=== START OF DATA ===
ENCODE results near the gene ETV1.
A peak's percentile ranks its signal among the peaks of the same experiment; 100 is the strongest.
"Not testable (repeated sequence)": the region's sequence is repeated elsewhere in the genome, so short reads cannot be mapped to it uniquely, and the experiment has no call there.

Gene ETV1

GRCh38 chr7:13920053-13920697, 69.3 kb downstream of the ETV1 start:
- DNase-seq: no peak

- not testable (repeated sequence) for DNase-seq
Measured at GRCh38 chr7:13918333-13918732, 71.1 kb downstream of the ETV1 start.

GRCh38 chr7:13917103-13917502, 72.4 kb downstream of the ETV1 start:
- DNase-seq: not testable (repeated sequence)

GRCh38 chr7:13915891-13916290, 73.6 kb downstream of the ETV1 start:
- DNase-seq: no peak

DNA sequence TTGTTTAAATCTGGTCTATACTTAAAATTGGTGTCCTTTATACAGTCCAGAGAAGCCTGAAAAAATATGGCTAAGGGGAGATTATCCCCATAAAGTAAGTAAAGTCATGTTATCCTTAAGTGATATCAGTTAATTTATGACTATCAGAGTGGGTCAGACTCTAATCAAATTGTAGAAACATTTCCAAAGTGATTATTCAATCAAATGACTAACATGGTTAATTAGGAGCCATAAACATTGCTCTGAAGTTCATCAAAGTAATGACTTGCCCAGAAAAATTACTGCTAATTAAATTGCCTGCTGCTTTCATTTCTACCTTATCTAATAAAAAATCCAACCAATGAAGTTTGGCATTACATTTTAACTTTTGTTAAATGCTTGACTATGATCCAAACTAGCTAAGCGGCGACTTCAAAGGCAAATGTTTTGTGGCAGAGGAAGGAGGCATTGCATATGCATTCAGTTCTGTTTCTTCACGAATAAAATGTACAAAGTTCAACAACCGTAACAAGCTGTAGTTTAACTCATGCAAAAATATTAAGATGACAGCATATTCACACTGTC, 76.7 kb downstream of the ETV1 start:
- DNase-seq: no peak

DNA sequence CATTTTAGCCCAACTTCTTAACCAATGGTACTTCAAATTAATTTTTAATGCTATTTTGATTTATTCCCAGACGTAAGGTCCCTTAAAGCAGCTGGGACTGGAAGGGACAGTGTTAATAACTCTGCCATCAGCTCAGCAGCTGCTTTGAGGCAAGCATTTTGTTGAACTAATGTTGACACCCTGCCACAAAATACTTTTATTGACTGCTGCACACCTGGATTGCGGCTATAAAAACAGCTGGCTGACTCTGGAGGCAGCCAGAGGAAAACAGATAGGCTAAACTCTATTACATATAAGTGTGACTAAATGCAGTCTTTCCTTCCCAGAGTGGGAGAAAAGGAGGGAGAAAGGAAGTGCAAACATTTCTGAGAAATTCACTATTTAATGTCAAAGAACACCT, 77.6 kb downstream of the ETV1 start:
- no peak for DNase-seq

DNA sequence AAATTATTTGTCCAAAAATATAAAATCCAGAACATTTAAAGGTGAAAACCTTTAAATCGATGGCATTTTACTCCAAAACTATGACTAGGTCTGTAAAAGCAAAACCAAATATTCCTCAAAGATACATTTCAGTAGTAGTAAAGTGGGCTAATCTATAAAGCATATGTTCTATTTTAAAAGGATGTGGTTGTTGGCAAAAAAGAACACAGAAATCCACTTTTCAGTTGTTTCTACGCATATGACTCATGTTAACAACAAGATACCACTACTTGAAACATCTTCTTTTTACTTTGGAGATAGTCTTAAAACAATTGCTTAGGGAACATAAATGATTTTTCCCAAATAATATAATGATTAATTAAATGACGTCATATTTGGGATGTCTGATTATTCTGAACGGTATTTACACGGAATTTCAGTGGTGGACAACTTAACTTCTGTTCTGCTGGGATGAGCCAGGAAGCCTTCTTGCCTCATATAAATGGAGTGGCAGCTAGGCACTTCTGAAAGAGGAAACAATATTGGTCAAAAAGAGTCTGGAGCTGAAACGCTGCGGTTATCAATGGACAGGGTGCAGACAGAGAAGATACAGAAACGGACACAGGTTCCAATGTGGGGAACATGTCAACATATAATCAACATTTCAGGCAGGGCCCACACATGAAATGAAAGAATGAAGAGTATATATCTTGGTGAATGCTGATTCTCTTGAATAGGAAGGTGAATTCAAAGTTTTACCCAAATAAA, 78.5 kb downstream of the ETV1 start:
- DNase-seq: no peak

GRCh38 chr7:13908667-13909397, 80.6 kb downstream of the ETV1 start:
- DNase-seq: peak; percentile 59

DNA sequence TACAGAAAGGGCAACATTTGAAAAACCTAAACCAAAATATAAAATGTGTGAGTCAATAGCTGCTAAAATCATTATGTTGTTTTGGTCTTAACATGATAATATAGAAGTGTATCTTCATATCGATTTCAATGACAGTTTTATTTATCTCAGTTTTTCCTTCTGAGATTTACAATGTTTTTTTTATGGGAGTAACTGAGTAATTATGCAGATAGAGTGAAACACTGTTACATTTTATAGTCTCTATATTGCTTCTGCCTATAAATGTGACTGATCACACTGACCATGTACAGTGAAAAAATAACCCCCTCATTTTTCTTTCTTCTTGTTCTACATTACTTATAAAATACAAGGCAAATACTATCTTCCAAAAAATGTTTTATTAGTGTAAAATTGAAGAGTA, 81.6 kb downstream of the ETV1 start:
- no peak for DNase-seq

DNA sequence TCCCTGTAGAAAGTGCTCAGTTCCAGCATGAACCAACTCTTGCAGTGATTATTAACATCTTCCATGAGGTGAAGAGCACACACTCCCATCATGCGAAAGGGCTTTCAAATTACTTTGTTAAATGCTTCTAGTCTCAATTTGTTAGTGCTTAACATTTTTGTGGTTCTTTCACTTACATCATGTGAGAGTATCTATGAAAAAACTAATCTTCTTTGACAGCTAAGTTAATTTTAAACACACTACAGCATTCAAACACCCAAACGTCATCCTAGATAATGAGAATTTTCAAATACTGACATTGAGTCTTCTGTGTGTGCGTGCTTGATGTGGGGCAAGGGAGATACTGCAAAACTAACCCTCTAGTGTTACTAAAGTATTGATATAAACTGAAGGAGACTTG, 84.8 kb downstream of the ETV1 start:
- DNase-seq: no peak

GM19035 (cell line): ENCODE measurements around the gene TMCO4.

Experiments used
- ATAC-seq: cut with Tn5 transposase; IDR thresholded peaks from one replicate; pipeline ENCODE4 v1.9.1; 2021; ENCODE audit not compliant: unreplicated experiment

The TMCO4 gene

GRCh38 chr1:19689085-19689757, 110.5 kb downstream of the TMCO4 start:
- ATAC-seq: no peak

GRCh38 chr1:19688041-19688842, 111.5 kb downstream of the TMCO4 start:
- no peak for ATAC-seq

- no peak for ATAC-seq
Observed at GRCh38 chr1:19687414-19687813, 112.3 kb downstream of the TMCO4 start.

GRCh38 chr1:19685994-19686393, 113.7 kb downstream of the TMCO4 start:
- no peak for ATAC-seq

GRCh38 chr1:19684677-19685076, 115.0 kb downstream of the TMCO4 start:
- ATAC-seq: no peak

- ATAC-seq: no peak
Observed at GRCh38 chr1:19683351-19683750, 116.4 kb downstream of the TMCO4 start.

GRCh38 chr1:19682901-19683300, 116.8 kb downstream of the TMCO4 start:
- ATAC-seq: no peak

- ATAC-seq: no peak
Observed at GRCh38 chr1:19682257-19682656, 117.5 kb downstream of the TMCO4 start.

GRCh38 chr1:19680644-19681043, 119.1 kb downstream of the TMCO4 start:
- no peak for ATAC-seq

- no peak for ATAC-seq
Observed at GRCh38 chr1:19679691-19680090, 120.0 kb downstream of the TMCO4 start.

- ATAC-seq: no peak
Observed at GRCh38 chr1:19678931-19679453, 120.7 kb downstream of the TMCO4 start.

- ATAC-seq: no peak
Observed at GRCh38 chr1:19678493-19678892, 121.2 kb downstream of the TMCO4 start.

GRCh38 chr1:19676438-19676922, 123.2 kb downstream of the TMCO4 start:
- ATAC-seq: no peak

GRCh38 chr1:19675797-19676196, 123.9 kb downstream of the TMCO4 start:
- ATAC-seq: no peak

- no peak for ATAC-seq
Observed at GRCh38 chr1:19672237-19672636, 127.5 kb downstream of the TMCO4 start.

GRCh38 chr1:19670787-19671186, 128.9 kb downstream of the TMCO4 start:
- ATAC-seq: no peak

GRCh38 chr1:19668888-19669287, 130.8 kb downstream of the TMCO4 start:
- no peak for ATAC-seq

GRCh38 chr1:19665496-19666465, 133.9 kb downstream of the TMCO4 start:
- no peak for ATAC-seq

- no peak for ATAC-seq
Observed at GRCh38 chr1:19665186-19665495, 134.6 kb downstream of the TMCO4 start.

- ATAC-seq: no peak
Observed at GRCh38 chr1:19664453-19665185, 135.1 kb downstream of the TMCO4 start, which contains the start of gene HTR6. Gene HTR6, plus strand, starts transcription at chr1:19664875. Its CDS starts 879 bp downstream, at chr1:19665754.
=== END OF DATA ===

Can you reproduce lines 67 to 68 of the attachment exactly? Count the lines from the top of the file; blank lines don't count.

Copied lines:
- ATAC-seq: no peak
Observed at GRCh38 chr1:19664453-19665185, 135.1 kb downstream of the TMCO4 start, which contains the start of gene HTR6. Gene HTR6, plus strand, starts transcription at chr1:19664875. Its CDS starts 879 bp downstream, at chr1:19665754.